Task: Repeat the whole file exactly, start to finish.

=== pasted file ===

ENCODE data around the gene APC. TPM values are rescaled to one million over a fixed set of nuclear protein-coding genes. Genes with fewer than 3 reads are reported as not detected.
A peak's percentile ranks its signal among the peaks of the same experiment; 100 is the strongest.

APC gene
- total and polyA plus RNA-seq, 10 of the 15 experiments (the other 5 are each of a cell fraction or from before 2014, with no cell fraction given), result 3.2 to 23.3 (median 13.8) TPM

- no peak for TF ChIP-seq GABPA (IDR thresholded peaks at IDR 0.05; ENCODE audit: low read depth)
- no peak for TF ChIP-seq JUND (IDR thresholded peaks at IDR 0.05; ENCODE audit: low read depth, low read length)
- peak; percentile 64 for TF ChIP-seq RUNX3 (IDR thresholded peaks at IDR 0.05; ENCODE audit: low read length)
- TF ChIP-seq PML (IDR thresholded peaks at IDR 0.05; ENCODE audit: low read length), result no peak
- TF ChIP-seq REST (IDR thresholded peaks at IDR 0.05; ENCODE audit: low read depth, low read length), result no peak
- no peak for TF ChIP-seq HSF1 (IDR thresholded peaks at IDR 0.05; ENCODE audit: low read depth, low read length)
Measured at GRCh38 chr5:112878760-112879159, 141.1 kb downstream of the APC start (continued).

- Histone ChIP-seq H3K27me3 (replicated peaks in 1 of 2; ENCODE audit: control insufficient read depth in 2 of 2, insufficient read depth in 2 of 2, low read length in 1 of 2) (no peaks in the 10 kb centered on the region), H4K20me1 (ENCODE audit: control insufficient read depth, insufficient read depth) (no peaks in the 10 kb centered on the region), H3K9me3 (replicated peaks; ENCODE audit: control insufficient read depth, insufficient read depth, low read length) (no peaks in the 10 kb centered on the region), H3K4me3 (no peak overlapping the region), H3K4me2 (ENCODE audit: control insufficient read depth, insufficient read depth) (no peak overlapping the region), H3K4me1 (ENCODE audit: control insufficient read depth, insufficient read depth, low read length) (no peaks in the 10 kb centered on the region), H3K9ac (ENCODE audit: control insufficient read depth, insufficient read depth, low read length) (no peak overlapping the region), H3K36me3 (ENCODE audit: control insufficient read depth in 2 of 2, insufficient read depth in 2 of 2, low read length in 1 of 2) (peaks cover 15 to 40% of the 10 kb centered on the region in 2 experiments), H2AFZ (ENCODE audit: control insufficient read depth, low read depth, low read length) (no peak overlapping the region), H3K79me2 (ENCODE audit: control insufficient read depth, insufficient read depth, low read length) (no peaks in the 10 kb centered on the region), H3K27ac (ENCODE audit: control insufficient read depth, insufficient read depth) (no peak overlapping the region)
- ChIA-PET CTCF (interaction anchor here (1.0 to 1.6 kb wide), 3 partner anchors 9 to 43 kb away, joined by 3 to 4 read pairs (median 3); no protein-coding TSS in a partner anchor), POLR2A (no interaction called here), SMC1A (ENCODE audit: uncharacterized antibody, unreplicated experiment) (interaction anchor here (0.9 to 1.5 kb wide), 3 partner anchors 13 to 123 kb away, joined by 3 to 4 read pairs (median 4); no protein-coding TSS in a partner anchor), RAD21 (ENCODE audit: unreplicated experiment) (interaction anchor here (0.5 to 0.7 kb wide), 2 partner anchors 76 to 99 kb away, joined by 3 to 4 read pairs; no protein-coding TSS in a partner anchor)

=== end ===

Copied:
ENCODE data around the gene APC. TPM values are rescaled to one million over a fixed set of nuclear protein-coding genes. Genes with fewer than 3 reads are reported as not detected.
A peak's percentile ranks its signal among the peaks of the same experiment; 100 is the strongest.

APC gene
- total and polyA plus RNA-seq, 10 of the 15 experiments (the other 5 are each of a cell fraction or from before 2014, with no cell fraction given), result 3.2 to 23.3 (median 13.8) TPM

- no peak for TF ChIP-seq GABPA (IDR thresholded peaks at IDR 0.05; ENCODE audit: low read depth)
- no peak for TF ChIP-seq JUND (IDR thresholded peaks at IDR 0.05; ENCODE audit: low read depth, low read length)
- peak; percentile 64 for TF ChIP-seq RUNX3 (IDR thresholded peaks at IDR 0.05; ENCODE audit: low read length)
- TF ChIP-seq PML (IDR thresholded peaks at IDR 0.05; ENCODE audit: low read length), result no peak
- TF ChIP-seq REST (IDR thresholded peaks at IDR 0.05; ENCODE audit: low read depth, low read length), result no peak
- no peak for TF ChIP-seq HSF1 (IDR thresholded peaks at IDR 0.05; ENCODE audit: low read depth, low read length)
Measured at GRCh38 chr5:112878760-112879159, 141.1 kb downstream of the APC start (continued).

- Histone ChIP-seq H3K27me3 (replicated peaks in 1 of 2; ENCODE audit: control insufficient read depth in 2 of 2, insufficient read depth in 2 of 2, low read length in 1 of 2) (no peaks in the 10 kb centered on the region), H4K20me1 (ENCODE audit: control insufficient read depth, insufficient read depth) (no peaks in the 10 kb centered on the region), H3K9me3 (replicated peaks; ENCODE audit: control insufficient read depth, insufficient read depth, low read length) (no peaks in the 10 kb centered on the region), H3K4me3 (no peak overlapping the region), H3K4me2 (ENCODE audit: control insufficient read depth, insufficient read depth) (no peak overlapping the region), H3K4me1 (ENCODE audit: control insufficient read depth, insufficient read depth, low read length) (no peaks in the 10 kb centered on the region), H3K9ac (ENCODE audit: control insufficient read depth, insufficient read depth, low read length) (no peak overlapping the region), H3K36me3 (ENCODE audit: control insufficient read depth in 2 of 2, insufficient read depth in 2 of 2, low read length in 1 of 2) (peaks cover 15 to 40% of the 10 kb centered on the region in 2 experiments), H2AFZ (ENCODE audit: control insufficient read depth, low read depth, low read length) (no peak overlapping the region), H3K79me2 (ENCODE audit: control insufficient read depth, insufficient read depth, low read length) (no peaks in the 10 kb centered on the region), H3K27ac (ENCODE audit: control insufficient read depth, insufficient read depth) (no peak overlapping the region)
- ChIA-PET CTCF (interaction anchor here (1.0 to 1.6 kb wide), 3 partner anchors 9 to 43 kb away, joined by 3 to 4 read pairs (median 3); no protein-coding TSS in a partner anchor), POLR2A (no interaction called here), SMC1A (ENCODE audit: uncharacterized antibody, unreplicated experiment) (interaction anchor here (0.9 to 1.5 kb wide), 3 partner anchors 13 to 123 kb away, joined by 3 to 4 read pairs (median 4); no protein-coding TSS in a partner anchor), RAD21 (ENCODE audit: unreplicated experiment) (interaction anchor here (0.5 to 0.7 kb wide), 2 partner anchors 76 to 99 kb away, joined by 3 to 4 read pairs; no protein-coding TSS in a partner anchor)